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Klock claims second straight Night Run championship

While chasing down a challenger half his age, Andrew Klock didn’t rely on experience or wisdom to carry him to victory.

It was height.

Klock kicked his long legs into gear over the last quarter-mile to catch and pass Evan Hallford, and outsprinted the 13-year-old to the finish line to win the Star Spangled Night Run 5K for the second year in a row on Saturday.

The 28-year-old Klock finished with a time of 18 minutes, 23 seconds, while Hallford was nine seconds back in 18:32.

“It was all him for 90, 95 percent of the way. I was just following his lead. Then on that last straightaway, the last 400 meters, honestly it just came down to the height. I’ve got about 14 inches on him,” said Klock, who is about 6-foot-3 while Hallford is about 5 feet tall. “I told him he’s going to grow a little taller and get a little faster and his time is going to drop.”

Click here for full race results from Mississippi Race Timing

Klock won the Star Spangled Night Run by more than two minutes last year, but had to work a lot harder this time. Hallford got out to an early lead and kept it most of the way as Klock allowed the teenager from Philadelphia to set the pace.

Klock eventually reeled in Hallford in the final mile and blew past him on the homestretch. Hallford gave a spirited effort, encouraged by both Klock and a Vicksburg police officer riding alongside him on a motorcycle to keep up the pace, but wasn’t able to catch up.

“I was letting him pace me for sure. I haven’t raced since January, so he really took the lead and I followed him most of the way,” Klock said. “When I started seeing the finish line turn I said, ‘This is it, I don’t have any more time.’ That’s when I kicked into that last gear.”

Hallford said the hills in the course through downtown Vicksburg took some of the wind out of his sails.

“I was trying to pace it because a lot of people had told me there were a lot of hills, so I think I went a little too hard in the first mile because of the big old hills. They’re hard to get a hold of,” said Hallford, an eighth-grader who runs for Neshoba Central High School’s cross country team. “I felt good going through the rest because it was all flat, then at the end it got a little bit hillier and when I got to the last mile I was checking it constantly on my watch to see where I was.”

Samuel Terrett finished third out of the 75 runners competing, well back of the two frontrunners with a time of 21:51. Walter Hallberg and Darius Youngblood rounded out the top five, while Laura Jimenez finished sixth overall to claim the women’s championship.

Jimenez, a 31-year-old native of Mexico who has lived in Vicksburg for 13 years, posted a time of 22:45 to easily defeat women’s runner-up Samantha Edwards. Edwards was 41 seconds back, with a time of 23:26, and finished eighth overall.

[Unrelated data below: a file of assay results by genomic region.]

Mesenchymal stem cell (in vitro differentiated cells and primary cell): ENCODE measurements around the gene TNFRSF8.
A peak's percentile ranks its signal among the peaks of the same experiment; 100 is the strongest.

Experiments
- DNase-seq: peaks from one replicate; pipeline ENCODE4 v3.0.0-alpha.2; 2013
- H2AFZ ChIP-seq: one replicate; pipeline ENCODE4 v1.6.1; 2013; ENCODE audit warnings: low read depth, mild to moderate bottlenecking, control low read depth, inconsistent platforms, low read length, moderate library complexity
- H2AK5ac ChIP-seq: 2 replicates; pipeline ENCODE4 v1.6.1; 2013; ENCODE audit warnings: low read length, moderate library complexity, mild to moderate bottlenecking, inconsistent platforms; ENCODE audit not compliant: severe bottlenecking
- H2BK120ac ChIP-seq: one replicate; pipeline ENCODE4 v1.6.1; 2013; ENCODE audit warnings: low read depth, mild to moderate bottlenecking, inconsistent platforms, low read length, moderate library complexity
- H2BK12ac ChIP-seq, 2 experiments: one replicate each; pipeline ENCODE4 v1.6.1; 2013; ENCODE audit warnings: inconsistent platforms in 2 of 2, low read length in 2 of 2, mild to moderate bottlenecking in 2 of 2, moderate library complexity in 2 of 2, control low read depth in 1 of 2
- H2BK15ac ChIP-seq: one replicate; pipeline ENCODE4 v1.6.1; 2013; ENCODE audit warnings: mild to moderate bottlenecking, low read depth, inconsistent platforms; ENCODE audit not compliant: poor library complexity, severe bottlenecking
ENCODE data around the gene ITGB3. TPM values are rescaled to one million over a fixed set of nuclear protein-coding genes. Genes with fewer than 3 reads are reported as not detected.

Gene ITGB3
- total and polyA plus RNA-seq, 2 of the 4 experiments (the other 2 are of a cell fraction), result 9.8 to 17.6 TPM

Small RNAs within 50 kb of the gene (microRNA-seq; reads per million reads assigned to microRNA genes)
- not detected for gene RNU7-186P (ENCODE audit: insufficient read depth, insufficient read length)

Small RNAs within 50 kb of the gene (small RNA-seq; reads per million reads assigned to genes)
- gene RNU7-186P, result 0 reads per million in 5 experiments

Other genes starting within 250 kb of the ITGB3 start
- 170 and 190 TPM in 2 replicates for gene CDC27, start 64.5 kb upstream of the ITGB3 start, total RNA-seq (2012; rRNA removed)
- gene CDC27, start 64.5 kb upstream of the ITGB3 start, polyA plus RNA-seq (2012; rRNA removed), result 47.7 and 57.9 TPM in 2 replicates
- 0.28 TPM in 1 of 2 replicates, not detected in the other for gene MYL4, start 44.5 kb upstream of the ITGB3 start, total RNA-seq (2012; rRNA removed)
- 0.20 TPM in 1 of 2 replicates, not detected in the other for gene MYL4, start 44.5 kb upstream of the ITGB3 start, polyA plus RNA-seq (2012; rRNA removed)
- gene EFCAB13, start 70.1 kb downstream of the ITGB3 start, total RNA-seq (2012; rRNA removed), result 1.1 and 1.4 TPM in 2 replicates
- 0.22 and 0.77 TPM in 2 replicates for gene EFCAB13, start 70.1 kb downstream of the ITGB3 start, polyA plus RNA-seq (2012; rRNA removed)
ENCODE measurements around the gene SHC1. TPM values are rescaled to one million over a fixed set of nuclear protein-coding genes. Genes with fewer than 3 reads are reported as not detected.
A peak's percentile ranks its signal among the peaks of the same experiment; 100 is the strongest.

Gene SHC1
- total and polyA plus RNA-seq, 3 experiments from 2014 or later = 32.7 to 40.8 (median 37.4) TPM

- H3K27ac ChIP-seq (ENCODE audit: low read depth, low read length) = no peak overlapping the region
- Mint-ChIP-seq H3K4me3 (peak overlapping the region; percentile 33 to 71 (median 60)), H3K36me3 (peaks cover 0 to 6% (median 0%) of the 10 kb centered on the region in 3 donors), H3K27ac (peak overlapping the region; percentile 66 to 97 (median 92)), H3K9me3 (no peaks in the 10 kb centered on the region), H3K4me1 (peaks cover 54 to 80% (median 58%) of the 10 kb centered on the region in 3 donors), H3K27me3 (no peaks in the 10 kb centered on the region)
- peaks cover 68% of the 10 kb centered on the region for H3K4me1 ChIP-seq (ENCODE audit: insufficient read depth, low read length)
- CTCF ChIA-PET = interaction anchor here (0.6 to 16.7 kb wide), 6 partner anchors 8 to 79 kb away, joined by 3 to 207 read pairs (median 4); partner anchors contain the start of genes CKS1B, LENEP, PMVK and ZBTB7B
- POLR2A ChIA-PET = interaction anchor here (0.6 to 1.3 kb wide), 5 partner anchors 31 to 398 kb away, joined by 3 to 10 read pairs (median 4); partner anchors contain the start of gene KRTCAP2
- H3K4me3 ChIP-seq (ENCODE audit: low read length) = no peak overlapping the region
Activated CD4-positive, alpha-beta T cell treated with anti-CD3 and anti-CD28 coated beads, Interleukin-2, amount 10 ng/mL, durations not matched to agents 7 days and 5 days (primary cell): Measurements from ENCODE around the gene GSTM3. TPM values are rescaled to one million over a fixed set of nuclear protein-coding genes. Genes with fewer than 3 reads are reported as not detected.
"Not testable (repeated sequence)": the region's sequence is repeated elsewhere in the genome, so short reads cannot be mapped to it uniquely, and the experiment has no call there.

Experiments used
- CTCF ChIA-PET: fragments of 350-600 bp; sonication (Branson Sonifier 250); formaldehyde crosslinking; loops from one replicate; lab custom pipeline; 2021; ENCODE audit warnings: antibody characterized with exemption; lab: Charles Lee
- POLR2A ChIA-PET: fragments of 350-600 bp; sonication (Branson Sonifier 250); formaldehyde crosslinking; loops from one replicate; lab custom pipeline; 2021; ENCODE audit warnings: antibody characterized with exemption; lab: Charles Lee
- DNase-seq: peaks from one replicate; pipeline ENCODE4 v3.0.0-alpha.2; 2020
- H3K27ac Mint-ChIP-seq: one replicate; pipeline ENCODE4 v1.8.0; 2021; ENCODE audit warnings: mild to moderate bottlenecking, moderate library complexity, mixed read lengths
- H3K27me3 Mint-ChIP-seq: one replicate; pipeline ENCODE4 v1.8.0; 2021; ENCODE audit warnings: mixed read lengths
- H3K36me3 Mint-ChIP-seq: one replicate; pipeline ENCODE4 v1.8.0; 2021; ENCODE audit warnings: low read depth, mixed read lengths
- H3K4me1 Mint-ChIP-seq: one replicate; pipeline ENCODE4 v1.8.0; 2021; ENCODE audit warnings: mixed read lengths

Laura Jimenez

Kelsey Fall was just behind Edwards in 23:28, and Hollie Cook was fourth among the women and 10th overall in 23:45.

“It feels great. That was my goal when I was training at the park. I was hoping to win first place,” Jimenez said. “I took advantage of the downhills. That’s what I like to run. Downhills fast, and uphills just keep the pace.”

In the 5K race walk, Ron Roma squeaked past frequent rival Steve Pranger in a battle of 60-somethings. The 67-year-old Roma posted a time of 32:40, while the 61-year-old Pranger was five seconds behind.

Ron Roma

Roma finished ahead of Pranger on the course, but had to wait out some anxious moments before he could celebrate. Pranger started the race a few moments after Roma, and because time is kept through computer chips there was some uncertainty at the finish whether Roma had actually posted a better time or just finished first because of his head start.

“I jumped out front and kept waiting for him to pass me. I ran out of gas when I turned on to Cherry (Street) and I kept waiting for him to come floating on by, but apparently I made it ahead of him and I made it on time,” Roma said.

Roma said he was especially pleased with his winning time on a humid night in downtown Vicksburg.

Lucy Priddy

“It’s always good to do well. At my age, when you turn that kind of time it’s always an accomplishment,” he said. “I’m 67 years old. When you can do this under 34, 33 minutes you’ve done a good thing.”

Lucy Priddy finished third overall in the 5K walk to win the women’s championship — or any race she’s entered — for the first time. She finished in 34:40, a comfortable 30 seconds ahead of Elizabeth Joyner.

Joyner was fourth overall in 35:10, and Cassie Clay was fifth in 36:49. A total of 51 people competed in the race walk.

“I started to feel it about halfway up the second hill. But after the second hill everything really settled out. That’s the fastest time I’ve ever had,” Priddy said. “Total surprise. Not surprise that I finished, but that I won first place in the women’s.”

About Ernest Bowker

Ernest Bowker is The Vicksburg Post's sports editor. He has been a member of The Vicksburg Post's sports staff since 1998, making him one of the longest-tenured sports reporters in the paper's 137-year history. The New Jersey native is a graduate of LSU. In his career, he has won more than 50 awards from the Mississippi Press Association and Associated Press for his coverage of local sports in Vicksburg.

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